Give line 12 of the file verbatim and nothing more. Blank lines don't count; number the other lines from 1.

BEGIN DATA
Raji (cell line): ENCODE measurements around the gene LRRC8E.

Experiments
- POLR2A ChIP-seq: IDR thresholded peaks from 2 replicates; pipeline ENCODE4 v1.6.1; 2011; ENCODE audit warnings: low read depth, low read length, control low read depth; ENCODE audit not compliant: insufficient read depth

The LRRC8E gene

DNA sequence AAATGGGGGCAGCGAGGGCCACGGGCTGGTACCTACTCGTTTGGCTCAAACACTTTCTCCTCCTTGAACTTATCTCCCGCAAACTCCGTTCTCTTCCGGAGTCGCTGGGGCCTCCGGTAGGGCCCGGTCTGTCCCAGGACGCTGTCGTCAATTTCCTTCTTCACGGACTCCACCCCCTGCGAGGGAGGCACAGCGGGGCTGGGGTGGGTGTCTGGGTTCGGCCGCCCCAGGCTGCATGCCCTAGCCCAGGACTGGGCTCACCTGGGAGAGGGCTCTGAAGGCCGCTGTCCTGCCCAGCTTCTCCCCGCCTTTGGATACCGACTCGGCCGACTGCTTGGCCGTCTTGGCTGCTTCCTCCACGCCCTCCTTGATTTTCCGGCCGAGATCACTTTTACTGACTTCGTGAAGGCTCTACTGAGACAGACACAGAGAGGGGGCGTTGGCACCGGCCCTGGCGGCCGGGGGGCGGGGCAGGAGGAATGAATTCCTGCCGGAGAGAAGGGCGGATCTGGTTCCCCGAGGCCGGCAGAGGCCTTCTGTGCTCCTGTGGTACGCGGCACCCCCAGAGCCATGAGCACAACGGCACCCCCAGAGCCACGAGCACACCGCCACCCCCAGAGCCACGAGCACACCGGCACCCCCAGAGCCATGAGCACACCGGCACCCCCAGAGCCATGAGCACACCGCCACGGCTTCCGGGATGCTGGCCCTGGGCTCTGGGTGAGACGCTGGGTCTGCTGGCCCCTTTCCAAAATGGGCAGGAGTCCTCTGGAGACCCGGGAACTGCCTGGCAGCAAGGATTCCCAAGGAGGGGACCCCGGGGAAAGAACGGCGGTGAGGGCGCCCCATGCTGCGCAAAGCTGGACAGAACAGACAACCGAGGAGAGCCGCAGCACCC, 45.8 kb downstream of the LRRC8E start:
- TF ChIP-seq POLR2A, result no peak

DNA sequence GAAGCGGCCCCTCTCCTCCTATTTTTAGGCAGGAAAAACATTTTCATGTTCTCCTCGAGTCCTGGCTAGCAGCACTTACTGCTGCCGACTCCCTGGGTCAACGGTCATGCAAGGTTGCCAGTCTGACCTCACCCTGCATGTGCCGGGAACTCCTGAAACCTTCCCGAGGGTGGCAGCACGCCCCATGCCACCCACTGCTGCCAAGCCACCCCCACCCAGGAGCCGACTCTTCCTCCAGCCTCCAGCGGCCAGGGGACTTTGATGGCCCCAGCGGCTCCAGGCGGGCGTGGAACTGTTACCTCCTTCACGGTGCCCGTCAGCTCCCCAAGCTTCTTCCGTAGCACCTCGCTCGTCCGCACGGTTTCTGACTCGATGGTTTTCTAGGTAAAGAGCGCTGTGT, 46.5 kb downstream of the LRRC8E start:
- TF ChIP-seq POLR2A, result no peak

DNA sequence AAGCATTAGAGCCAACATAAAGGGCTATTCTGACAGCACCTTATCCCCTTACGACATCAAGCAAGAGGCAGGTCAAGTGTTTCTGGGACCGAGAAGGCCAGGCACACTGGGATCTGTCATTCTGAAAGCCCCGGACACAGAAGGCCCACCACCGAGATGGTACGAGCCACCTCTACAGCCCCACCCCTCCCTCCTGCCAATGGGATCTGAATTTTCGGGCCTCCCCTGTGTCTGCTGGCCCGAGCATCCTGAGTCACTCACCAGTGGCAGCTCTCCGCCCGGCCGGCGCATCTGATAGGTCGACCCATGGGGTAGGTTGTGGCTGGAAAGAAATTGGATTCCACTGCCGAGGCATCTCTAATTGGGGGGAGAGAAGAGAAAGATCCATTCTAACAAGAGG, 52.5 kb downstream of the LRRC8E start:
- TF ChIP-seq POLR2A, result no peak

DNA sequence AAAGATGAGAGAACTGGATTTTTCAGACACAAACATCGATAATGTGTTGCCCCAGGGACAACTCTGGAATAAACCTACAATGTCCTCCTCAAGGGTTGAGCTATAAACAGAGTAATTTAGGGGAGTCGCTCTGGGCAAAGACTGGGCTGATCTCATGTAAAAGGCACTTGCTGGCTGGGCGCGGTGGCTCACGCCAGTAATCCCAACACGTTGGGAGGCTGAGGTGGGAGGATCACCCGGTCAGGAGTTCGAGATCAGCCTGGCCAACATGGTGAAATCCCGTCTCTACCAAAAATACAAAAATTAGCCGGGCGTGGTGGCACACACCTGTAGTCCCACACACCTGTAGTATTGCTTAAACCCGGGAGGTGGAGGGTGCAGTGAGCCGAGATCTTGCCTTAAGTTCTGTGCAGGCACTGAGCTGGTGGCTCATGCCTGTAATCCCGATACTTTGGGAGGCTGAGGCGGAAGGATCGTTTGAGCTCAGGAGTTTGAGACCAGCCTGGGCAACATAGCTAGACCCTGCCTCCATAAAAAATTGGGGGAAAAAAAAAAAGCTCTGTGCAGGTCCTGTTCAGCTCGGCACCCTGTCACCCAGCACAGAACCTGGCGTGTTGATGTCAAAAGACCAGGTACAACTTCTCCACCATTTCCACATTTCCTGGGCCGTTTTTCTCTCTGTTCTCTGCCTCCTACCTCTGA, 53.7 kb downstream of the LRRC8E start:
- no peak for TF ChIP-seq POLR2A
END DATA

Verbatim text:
- no peak for TF ChIP-seq POLR2A